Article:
For an adventure game, Magic Pengel has an odd way of making you feel strangely claustrophobic. The world you float around in is nothing more than a few buildings, a handful of interesting town’s people, a castle, and various side paths. The game never takes you too far from your home, which is where you draw your characters and save your progress. In effect, the game doesn’t feel very grand in scale, and comes off more as an excuse to feature a unique drawing program.

You navigate through the world using your cute little Pengel creature, which looks like a paintbrush crossed with a squirrel. Your Pengel can float all around the screen, but he will always return to his center-of-the-screen perch when you aren’t touching the right analog stick. Since the game doesn’t require quick dodging, or even any exploration, it’s anybody’s guess why you can float around the screen, but it does add for some diversion when flying to your next destination.

Like the pace of the game, your Pengel’s flight is frustratingly slow. He also has a tendency to get caught up on invisible walls if you don’t keep him on the extremely linear path. There are also a number of questionably long load screens you will have to wade through in order to even fight one single match. By itself this isn’t terrible, but over time your patience for the game will start to fall.

The game will surely be compared to Pokemon, or any of the other trendy games with funky looking monsters fighting for some unknown reason. But the truth is, Magic Pengel has an uncanny similarity to Monster Rancher (for the original PlayStation). Like Magic Pengel, Bandai’s creature nurturing game also featured a gimmick, one that allowed you to use any CD to create a random monster. The game also had a rather limited combat system, was fairly repetitive, not to mention under whelming graphics.

But Monster Rancher was fun, and frankly, so is Magic Pengel. This is the type of game that could spawn a cult following. I wouldn’t be surprised to see fan sites pop up all over the Internet displaying their best (and worst) doodles. If you get into the whole concept of drawing characters and tweaking them to look just right, this is a game that could potentially last for hundreds of hours.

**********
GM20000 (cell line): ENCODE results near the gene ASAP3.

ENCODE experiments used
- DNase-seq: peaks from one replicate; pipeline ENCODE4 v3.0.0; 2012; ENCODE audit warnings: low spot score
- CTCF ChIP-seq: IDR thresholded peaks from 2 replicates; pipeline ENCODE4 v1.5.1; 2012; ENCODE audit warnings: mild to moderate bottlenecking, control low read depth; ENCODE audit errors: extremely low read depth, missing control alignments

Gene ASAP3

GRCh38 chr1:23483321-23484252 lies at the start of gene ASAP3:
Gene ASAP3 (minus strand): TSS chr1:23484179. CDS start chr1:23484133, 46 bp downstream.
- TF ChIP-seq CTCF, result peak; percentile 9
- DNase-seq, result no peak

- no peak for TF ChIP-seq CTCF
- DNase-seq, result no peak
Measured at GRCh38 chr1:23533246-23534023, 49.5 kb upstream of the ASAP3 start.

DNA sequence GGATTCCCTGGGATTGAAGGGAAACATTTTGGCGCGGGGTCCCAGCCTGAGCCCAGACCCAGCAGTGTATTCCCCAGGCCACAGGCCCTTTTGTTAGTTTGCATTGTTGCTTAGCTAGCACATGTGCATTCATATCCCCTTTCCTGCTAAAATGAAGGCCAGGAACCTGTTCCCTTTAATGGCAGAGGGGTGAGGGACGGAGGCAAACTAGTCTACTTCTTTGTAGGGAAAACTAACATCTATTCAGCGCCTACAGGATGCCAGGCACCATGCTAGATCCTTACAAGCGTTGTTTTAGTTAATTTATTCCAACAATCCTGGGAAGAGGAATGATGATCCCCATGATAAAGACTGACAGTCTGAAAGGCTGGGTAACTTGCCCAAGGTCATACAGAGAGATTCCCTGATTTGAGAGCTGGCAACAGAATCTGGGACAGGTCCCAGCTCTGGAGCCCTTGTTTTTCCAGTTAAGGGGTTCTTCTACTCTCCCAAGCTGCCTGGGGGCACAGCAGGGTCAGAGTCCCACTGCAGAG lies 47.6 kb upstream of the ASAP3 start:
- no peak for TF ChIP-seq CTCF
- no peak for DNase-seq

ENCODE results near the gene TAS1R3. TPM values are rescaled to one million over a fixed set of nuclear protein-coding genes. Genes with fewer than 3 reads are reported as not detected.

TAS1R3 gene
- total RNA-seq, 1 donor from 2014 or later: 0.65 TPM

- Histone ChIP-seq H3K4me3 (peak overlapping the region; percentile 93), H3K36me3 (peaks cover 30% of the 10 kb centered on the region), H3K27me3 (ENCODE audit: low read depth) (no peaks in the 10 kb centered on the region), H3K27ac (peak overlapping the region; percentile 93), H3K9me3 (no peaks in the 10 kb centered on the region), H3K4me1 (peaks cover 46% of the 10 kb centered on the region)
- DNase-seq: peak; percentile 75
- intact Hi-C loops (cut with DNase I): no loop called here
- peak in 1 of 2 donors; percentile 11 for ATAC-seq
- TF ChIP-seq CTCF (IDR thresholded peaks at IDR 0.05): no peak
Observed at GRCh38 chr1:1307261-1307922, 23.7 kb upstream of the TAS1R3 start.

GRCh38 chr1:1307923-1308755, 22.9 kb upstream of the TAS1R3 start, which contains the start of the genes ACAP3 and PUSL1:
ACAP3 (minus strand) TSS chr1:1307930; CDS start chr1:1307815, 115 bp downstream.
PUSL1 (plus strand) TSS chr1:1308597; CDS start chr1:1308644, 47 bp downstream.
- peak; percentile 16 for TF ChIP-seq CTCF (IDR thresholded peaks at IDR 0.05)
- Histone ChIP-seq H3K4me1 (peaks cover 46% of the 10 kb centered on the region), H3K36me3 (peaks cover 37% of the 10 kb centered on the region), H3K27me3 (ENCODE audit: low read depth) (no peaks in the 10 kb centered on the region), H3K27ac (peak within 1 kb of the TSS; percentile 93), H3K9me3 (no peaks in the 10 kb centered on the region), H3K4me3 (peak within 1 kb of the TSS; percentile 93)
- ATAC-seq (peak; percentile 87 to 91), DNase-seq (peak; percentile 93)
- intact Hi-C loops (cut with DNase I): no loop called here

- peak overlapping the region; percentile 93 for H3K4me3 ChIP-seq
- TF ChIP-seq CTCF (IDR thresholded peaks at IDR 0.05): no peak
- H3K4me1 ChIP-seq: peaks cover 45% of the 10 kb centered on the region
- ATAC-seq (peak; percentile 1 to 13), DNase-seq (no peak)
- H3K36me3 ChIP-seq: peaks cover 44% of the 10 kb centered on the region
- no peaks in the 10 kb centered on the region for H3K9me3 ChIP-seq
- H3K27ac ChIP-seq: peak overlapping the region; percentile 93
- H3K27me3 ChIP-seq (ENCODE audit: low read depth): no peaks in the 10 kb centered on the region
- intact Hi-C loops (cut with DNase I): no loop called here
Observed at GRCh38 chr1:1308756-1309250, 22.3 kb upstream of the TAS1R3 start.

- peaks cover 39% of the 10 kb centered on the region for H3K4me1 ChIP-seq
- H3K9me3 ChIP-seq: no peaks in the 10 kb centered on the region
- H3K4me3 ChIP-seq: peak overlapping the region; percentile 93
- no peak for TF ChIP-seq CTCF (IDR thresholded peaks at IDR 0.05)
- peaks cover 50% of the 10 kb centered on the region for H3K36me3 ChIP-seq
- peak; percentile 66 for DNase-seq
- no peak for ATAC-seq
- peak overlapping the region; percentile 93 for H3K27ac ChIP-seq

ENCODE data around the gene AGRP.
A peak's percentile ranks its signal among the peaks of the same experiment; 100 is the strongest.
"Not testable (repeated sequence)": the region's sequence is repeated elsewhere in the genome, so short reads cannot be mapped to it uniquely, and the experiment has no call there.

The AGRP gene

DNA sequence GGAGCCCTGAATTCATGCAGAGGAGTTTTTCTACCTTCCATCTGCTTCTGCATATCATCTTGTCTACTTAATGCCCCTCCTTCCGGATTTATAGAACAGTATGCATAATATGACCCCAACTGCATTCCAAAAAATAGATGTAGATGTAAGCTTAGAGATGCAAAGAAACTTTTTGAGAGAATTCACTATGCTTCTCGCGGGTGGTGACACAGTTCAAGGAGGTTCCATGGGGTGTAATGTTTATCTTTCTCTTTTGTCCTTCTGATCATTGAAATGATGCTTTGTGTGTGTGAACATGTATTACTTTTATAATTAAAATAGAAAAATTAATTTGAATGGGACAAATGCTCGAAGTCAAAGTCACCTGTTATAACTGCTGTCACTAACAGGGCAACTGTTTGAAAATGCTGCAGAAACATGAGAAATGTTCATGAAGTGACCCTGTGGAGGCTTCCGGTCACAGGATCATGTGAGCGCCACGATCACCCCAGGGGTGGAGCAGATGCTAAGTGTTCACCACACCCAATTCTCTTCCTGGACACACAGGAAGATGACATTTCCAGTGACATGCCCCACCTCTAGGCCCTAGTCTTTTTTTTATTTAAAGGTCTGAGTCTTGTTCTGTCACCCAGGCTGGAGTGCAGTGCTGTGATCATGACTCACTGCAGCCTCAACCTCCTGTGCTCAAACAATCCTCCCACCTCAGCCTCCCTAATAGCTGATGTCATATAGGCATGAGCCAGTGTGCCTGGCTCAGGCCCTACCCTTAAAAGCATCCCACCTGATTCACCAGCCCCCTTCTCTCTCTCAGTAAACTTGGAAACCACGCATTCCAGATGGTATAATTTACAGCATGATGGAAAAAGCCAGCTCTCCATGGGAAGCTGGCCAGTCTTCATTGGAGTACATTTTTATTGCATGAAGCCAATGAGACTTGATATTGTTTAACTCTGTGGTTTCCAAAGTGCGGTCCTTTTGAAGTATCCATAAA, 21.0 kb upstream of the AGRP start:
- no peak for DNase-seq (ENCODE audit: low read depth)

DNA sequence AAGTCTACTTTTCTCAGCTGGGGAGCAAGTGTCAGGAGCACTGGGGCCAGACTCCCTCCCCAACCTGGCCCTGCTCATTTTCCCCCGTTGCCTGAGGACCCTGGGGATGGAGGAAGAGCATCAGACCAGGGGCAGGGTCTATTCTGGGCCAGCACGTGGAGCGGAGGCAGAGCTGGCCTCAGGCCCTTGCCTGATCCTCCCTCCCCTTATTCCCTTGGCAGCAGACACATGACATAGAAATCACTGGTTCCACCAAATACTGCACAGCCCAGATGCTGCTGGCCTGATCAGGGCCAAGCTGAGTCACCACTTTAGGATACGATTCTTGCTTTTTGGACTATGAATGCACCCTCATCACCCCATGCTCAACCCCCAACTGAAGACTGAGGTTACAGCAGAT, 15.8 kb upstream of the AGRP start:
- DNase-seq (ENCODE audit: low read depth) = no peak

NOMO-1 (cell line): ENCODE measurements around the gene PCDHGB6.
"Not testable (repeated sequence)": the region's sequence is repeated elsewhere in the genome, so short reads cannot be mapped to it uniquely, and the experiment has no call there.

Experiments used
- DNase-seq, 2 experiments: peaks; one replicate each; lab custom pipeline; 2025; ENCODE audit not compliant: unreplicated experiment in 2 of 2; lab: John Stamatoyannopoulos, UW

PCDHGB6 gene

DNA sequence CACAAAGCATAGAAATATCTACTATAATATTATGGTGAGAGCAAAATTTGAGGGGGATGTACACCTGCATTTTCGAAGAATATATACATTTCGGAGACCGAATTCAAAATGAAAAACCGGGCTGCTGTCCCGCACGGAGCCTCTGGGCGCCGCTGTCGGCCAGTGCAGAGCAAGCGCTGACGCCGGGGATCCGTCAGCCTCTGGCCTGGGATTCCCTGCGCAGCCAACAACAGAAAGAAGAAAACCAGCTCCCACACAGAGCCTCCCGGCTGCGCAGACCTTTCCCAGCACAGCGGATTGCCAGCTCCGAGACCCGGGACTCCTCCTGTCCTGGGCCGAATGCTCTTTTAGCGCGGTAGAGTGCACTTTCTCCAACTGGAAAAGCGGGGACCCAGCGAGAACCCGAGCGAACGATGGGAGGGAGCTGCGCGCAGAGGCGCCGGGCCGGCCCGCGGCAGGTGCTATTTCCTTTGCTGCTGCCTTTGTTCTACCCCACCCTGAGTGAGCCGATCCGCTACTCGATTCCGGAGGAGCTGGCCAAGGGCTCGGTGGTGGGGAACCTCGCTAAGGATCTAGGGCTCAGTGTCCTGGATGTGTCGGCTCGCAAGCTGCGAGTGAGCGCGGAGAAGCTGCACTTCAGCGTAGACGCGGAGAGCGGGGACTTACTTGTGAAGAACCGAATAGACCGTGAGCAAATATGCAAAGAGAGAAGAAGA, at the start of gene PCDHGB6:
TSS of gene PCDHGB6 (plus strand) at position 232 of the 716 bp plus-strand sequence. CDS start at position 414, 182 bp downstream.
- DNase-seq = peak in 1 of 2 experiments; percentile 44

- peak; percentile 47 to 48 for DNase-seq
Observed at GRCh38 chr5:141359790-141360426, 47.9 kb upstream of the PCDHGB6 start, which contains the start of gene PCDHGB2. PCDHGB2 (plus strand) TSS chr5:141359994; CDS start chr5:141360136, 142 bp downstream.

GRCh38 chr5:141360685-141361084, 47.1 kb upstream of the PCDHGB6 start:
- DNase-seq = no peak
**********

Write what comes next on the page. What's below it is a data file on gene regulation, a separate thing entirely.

I was a little worried about my lack of artistic talent, but the game is amazingly intuitive, and before too long I felt like I was drawing like a pro. Instead of punishing you for not getting the design right the first time, the game seems to reward you for trying again, and eventually getting it just perfect. Even if it fails as an adventure game, Magic Pengel truly is one of the most captivating gimmicks I’ve seen in a long, long time.

The game certainly won’t make your friends stop playing Soul Calibur II, but with the right kind of community, Magic Pengel is the sort of game that can go a very long way. It’s also made for all ages, so I wouldn’t be surprised if even youngsters were captivated by the theme of the title. Regardless of whether or not you actually find it, the Quest for Color is an engaging game that is almost as entertaining as it is original.
Magic Pengel falls a little short of being an epic adventure game, but manages to be one of the most original games of the year. Even if you’ve never fancied yourself an artist, Taito is here to show you just how little practice you need to draw the perfect doodle.

Rating: 7.8 Above Average

* The product in this article was sent to us by the developer/company for review.


About Author

It's questionable how accurate this is, but this is all that's known about Cyril Lachel: A struggling writer by trade, Cyril has been living off a diet of bad games, and a highly suspect amount of propaganda. Highly cynical, Cyril has taken to question what companies say and do, falling ever further into a form of delusional madness. With the help of quality games, and some greener pastures on the horizon, this back-to-basics newsman has returned to provide news so early in the morning that only insomniacs are awake.